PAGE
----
<p>My scenario is more akin to Part 3 than Part 4, the only reason I moved into here was that I am seeing the exact same authentication/WMI Control issues as Ryan.</p>
<p>So, I basically have a Core box not on the domain with a CoreAdmin local administrator account, a Vista SP1 laptop not on a domain with a CoreAdmin local administrative user and a domain-joined desktop PC with Vista SP1 with a CoreAdmin limited user account (on the domain).</p>
<p>With all of the above, I see the same issues that Ryan sees.</p>
<p>I say, bring along part 5! :)</p>
<p>Thanks for the help (so far). I too have a mixed domain issue. My case is typical for a classroom environment. The HV host contains a unique 2k8 domain controller (Full 2008, not core). Students will connect using laptops they provide and are clearly not in this domain. I want to give them access to the Hyper-V manager from machines that are not in the domain. It is looking like I will have to give them remote logon access from where they can start it from within the domain. I have followed your instructions, but attempting to provide all permissions to 'everyone'. Still, ultimately, the wbemtest will fail to connect unless I provide a domain account.</p>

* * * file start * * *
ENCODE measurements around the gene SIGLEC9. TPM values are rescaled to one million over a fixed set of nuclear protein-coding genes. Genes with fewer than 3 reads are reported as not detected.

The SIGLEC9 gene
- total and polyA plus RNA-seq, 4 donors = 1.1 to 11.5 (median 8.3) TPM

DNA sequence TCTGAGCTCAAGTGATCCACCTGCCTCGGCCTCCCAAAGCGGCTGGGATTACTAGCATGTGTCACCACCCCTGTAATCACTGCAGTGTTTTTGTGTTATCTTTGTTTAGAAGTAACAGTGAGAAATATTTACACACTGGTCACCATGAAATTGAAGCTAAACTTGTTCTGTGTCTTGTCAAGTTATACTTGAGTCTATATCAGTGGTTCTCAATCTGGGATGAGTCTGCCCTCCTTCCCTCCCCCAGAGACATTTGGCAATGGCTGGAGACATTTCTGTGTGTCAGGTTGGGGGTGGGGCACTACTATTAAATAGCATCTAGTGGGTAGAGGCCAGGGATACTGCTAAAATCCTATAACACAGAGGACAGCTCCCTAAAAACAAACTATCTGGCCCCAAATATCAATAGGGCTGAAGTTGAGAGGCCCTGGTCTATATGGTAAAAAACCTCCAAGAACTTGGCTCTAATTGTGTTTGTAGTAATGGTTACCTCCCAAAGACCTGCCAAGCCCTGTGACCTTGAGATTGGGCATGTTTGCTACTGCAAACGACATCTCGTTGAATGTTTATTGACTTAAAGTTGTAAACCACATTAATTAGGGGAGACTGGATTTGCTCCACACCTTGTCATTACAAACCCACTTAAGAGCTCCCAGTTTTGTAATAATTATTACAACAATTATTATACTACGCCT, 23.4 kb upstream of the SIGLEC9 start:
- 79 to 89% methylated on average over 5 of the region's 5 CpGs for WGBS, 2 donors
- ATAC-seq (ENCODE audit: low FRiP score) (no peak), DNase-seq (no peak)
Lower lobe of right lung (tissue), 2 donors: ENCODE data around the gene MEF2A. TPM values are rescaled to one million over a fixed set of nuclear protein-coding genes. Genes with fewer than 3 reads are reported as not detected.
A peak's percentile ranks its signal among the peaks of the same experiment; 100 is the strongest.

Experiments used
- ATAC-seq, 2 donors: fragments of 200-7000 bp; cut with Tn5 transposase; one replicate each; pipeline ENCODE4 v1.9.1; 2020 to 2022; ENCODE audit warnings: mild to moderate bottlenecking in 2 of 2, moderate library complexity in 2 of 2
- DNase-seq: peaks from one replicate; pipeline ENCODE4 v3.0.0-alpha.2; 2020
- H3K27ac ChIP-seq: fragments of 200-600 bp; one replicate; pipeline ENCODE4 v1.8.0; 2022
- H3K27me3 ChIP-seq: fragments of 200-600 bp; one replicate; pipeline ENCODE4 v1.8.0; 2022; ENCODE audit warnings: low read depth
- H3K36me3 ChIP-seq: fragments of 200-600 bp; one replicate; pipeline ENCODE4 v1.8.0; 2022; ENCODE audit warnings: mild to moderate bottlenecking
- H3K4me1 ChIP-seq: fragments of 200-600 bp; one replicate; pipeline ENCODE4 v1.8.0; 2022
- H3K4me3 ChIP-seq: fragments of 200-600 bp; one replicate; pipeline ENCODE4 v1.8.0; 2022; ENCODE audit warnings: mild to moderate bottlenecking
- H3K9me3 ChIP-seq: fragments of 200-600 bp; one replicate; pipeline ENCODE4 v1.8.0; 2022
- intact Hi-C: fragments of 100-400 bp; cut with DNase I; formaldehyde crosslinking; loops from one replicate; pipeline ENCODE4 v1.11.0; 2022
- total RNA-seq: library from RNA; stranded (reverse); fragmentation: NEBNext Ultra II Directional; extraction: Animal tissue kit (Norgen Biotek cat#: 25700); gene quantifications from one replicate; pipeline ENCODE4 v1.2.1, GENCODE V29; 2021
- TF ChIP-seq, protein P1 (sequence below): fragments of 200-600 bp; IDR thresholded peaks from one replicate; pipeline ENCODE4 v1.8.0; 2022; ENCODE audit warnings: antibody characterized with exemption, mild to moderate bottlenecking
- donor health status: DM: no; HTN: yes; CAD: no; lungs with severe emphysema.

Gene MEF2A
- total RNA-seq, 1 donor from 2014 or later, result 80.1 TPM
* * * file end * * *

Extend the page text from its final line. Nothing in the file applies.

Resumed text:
<p>It is looking to me like the remote Hyper-V Manager needs to allow specification of alternate credentials so it can pass them along in the WMI calls, but there does not seem to be a way to do that.</p>
<p>I thought I would pass this on and I am hoping you might find a "part 5" solution!</p>